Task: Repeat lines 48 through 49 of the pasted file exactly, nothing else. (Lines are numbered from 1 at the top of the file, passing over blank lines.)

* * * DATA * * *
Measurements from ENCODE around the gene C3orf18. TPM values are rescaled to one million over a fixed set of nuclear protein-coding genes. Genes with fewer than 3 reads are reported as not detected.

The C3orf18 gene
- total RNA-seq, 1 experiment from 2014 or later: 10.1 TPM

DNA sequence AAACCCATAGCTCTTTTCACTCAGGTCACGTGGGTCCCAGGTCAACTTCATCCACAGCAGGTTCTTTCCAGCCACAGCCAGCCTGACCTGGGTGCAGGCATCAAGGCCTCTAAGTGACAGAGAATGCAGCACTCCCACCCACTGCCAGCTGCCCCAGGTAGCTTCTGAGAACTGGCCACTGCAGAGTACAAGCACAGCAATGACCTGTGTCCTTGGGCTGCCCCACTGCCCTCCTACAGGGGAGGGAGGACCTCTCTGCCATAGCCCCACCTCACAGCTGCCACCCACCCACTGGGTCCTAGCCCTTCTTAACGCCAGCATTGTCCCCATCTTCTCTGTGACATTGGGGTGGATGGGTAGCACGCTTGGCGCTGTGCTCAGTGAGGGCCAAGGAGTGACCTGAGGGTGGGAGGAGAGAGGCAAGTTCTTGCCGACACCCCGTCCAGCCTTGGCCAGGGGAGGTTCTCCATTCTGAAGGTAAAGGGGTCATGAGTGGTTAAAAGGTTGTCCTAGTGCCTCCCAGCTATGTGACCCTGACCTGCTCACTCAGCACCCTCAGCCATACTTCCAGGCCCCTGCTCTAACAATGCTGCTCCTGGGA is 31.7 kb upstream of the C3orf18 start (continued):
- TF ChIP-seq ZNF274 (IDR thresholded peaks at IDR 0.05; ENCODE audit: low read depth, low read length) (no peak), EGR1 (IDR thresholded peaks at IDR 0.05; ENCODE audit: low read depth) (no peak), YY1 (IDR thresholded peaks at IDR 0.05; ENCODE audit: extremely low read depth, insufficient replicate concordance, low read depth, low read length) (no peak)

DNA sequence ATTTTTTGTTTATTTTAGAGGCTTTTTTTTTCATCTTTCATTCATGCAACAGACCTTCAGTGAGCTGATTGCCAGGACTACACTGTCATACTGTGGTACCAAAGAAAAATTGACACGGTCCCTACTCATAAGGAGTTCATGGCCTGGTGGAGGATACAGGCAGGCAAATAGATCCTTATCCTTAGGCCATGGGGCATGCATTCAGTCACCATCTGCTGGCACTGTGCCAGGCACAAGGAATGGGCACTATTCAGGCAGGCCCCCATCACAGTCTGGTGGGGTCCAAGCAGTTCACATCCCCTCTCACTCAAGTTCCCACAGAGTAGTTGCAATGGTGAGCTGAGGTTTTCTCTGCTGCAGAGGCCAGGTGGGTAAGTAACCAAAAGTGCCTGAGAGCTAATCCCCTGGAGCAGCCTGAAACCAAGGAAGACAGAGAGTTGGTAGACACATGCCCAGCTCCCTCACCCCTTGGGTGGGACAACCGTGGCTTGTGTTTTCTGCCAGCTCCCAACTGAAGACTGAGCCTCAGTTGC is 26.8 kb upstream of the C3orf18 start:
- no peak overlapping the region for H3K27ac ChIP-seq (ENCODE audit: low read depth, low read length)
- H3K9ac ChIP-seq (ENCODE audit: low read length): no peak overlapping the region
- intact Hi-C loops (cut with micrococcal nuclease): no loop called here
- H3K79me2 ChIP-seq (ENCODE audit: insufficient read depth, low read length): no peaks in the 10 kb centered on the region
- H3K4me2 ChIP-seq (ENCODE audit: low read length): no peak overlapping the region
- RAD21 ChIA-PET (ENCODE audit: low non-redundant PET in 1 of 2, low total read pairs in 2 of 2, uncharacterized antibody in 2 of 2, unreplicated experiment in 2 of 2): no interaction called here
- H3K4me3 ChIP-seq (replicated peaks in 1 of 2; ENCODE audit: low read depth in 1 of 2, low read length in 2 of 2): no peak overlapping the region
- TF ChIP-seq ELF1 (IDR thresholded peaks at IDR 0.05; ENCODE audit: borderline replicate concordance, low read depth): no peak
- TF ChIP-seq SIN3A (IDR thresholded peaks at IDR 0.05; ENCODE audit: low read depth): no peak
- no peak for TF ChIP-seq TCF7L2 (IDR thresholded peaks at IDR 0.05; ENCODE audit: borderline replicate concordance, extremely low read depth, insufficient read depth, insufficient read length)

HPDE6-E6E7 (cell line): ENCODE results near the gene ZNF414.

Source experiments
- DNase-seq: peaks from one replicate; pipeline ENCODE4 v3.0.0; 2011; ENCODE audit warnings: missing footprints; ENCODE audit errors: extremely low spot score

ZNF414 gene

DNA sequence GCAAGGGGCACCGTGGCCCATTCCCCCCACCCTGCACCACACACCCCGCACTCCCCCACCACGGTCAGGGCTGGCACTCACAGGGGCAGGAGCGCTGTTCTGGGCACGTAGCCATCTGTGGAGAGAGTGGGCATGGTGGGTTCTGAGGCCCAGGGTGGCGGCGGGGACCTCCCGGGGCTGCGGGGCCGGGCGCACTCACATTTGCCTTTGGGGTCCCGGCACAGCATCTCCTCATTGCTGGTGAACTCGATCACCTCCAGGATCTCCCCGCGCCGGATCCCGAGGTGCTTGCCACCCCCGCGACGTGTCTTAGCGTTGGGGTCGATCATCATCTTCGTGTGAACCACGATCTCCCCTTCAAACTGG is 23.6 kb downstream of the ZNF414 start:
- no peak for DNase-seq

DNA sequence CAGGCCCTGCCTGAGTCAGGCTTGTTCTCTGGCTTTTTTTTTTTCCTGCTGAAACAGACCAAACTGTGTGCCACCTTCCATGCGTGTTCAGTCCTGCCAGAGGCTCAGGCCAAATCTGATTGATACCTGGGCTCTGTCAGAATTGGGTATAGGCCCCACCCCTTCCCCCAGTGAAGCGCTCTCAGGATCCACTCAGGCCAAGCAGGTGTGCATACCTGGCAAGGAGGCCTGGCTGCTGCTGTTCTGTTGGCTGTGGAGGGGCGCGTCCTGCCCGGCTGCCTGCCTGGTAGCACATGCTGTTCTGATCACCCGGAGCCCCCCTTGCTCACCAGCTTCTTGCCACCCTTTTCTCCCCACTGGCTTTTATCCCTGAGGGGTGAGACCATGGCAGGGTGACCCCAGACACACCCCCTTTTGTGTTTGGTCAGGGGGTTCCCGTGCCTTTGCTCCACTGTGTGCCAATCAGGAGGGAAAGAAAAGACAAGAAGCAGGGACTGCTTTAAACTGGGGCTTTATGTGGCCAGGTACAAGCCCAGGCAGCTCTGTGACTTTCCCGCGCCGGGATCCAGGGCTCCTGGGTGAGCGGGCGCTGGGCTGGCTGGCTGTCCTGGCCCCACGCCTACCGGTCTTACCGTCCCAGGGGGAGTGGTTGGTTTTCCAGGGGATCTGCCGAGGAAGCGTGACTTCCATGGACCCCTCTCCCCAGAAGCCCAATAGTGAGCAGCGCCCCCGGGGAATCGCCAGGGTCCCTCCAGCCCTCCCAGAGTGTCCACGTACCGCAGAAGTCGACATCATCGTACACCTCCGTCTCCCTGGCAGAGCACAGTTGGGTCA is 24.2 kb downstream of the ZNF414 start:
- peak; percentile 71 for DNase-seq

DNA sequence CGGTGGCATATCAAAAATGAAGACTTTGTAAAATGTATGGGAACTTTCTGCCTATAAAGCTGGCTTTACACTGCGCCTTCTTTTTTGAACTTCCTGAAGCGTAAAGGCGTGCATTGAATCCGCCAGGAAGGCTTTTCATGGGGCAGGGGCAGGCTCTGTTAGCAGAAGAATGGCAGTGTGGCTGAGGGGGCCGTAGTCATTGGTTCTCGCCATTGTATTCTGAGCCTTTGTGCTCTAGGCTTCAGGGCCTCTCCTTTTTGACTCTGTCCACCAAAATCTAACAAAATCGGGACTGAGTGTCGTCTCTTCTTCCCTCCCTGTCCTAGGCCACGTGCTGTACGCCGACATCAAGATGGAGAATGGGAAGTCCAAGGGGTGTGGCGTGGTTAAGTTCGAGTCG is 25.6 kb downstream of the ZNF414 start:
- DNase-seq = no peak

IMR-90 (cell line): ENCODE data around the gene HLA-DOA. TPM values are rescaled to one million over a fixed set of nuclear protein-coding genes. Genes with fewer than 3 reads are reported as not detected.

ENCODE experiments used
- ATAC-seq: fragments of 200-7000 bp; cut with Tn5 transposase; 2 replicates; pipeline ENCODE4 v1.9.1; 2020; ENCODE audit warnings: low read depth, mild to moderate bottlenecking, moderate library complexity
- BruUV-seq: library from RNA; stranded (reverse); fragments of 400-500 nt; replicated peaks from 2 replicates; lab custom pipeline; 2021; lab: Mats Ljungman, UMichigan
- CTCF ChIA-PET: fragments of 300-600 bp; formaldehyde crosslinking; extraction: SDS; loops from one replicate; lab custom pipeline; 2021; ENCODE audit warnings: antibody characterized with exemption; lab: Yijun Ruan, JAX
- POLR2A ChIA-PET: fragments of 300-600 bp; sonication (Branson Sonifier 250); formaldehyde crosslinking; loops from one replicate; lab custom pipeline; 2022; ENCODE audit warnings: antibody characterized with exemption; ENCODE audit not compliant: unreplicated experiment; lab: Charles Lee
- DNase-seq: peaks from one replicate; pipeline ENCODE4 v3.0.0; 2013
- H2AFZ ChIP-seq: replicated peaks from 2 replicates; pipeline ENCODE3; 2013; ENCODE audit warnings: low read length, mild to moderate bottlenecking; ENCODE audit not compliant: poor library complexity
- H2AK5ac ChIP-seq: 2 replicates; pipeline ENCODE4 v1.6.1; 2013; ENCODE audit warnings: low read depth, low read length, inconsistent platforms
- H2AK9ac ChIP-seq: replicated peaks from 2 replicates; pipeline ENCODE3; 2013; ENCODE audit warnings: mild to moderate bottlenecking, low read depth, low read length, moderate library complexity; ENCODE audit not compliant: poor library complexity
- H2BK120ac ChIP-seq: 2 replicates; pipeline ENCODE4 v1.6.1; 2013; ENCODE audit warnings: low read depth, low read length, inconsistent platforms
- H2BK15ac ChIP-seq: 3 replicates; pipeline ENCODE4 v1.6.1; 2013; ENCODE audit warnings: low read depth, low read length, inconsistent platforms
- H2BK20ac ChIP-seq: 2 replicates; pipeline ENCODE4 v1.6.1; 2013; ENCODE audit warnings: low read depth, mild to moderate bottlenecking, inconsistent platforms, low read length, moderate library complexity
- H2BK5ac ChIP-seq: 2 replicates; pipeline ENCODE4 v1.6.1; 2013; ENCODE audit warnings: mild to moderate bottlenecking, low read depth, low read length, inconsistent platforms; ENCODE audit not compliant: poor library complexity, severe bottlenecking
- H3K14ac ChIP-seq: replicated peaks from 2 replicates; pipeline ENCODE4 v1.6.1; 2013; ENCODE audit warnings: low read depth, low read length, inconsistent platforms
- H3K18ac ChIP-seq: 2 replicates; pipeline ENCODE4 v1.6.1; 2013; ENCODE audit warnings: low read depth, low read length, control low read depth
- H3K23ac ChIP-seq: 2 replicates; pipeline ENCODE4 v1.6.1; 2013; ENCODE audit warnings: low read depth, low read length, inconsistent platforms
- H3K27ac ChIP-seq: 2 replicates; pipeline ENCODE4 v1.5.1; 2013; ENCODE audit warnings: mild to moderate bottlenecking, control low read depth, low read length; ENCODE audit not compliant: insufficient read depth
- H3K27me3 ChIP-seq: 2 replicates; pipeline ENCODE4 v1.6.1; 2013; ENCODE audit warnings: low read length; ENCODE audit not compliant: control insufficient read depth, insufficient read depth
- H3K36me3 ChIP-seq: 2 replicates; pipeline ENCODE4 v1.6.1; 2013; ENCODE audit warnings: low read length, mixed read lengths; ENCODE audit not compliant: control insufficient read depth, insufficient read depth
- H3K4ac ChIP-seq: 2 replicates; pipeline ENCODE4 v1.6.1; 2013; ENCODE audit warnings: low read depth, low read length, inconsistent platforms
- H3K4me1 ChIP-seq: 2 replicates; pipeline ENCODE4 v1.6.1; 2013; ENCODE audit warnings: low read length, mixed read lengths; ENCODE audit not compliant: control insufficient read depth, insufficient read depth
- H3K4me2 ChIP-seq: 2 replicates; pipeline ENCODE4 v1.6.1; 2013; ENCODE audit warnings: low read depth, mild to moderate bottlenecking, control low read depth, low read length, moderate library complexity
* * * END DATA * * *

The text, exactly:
- H3K4me1 ChIP-seq: 2 replicates; pipeline ENCODE4 v1.6.1; 2013; ENCODE audit warnings: low read length, mixed read lengths; ENCODE audit not compliant: control insufficient read depth, insufficient read depth
- H3K4me2 ChIP-seq: 2 replicates; pipeline ENCODE4 v1.6.1; 2013; ENCODE audit warnings: low read depth, mild to moderate bottlenecking, control low read depth, low read length, moderate library complexity